• You are bereaved – The loss of a loved one is a sad time, and I’m not suggesting that you engage a Will Writer immediately.  Due to IHT spousal transfer though, you may have inherited from your Husband, Wife or Civil Partner, and may now have a future Inheritance Tax Liability.  You may also simply want to revisit your planning now that quite possibly your first choice beneficiary has passed.
  • You get ill – This is the last one on the list. For many people, this is the first time they stop and consider their own mortality, the inevitability of life and death, and what they might want to do to help their loved ones once they’re gone.  We often see people at this time. As much as we love helping folk in this situation, it’s much nicer for all to make it 10 years before you get ill.  I know you don’t know when that will be, so do it now!

You might notice that Divorce isn’t on the list.  Unless a very rare clause has been used in your previous Will, your ex-spouse is automatically ignored in your Will.  They are in fact treated as if they are dead.  You may want to have a look just to make sure, but it is unlikely that they will benefit.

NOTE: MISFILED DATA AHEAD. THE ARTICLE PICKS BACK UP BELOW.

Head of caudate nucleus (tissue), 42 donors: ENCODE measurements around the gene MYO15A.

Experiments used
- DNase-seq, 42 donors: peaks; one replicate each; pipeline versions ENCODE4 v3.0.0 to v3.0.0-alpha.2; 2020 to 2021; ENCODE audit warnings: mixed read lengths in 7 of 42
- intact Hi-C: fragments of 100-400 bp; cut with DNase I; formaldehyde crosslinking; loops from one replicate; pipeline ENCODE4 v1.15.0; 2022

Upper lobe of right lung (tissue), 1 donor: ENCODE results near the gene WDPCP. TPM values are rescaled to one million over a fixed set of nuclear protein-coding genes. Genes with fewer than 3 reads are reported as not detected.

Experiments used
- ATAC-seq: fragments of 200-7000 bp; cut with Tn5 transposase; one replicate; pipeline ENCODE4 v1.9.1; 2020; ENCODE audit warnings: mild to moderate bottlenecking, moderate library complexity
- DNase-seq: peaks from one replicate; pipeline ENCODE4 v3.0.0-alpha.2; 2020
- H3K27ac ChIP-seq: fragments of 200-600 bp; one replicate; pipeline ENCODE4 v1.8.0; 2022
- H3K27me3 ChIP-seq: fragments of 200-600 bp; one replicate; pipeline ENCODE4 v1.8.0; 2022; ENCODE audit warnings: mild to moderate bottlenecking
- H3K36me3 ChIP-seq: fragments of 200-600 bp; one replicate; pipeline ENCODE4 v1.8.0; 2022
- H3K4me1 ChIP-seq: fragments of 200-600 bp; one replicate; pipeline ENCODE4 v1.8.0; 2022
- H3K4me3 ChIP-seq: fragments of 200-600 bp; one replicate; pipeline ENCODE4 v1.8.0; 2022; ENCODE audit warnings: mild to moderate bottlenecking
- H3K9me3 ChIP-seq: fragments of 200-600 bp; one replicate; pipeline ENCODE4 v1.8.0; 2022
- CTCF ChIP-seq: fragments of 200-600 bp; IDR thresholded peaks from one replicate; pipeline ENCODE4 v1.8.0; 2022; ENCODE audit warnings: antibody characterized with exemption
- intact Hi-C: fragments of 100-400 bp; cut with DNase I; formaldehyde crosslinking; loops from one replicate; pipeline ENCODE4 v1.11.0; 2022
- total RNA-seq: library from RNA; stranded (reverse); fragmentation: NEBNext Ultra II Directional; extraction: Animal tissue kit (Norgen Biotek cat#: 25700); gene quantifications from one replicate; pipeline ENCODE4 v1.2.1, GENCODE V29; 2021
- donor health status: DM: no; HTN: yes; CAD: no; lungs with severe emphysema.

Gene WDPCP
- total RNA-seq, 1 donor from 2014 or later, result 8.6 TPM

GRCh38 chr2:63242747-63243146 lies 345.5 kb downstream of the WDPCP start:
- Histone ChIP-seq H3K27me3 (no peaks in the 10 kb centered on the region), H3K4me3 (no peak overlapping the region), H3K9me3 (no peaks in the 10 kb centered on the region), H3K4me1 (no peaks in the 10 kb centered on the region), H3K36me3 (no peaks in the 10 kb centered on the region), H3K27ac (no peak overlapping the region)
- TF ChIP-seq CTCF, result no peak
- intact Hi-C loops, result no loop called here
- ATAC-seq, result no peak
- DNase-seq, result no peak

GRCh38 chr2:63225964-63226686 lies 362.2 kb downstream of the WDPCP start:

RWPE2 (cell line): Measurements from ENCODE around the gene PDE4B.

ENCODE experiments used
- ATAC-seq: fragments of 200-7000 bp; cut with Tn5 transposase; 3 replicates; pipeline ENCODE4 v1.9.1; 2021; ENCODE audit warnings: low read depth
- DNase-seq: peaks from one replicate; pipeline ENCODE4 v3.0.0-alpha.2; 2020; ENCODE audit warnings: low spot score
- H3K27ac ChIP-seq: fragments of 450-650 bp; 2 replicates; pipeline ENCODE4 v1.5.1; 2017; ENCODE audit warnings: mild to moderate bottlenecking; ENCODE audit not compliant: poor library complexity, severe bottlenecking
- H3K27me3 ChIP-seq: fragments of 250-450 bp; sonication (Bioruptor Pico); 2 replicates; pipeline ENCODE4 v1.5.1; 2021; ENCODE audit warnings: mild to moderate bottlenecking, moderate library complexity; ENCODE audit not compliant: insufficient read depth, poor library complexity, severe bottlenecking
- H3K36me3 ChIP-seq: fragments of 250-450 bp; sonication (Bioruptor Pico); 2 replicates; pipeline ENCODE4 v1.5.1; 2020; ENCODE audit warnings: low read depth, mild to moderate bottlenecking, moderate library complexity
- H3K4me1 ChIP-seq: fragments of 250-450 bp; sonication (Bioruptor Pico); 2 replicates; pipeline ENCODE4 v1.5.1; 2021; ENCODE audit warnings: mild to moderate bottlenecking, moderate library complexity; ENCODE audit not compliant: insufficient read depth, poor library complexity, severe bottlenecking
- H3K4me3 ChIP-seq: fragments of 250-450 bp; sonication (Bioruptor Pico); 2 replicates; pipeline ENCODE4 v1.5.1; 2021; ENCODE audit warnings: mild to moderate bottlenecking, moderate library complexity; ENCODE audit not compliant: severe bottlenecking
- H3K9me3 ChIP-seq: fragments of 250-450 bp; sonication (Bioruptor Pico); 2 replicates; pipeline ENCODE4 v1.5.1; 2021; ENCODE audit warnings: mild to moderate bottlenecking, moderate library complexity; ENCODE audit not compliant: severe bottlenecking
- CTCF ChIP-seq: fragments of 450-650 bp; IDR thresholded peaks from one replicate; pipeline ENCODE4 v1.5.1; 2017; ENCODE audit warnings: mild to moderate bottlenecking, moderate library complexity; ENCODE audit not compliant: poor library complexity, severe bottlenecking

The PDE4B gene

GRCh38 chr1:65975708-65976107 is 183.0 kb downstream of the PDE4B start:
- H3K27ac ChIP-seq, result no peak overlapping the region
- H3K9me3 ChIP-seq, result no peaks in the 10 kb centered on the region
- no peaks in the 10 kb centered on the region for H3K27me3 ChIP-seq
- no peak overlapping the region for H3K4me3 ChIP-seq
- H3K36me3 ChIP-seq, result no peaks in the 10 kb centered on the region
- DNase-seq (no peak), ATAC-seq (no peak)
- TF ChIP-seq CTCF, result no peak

Of course, there are many other reasons for making a Will – these are just some seminal life events where the need might become greater.  We’re always happy to take a look at your current arrangements and review their suitability for you right now.  We make no charge for this service.

At Thoughtful Planning we have a range of services that give you Peace of Mind throughout the life cycle.  From Powers of Attorney, to Funeral Plans, Estate Administration and Wills, our Estate Planning service is small, friendly, and cares.  Contact us to see how we can help.

What is a Certificate Provider for an LPA?

What is a Certificate Provider?

All Lasting Powers of Attorney (LPA’s), whether they are dealing with Health and Welfare, or Property and Financial Affairs, must be registered with the Office of the Public Guardian to be deemed valid.

Each LPA needs to be certified by an independent signatory to state that the donor (see glossary) has the required mental capacity.  The Certificate Provider must be either someone who has known the donor well for over 2 years, or somebody acting in a professional capacity.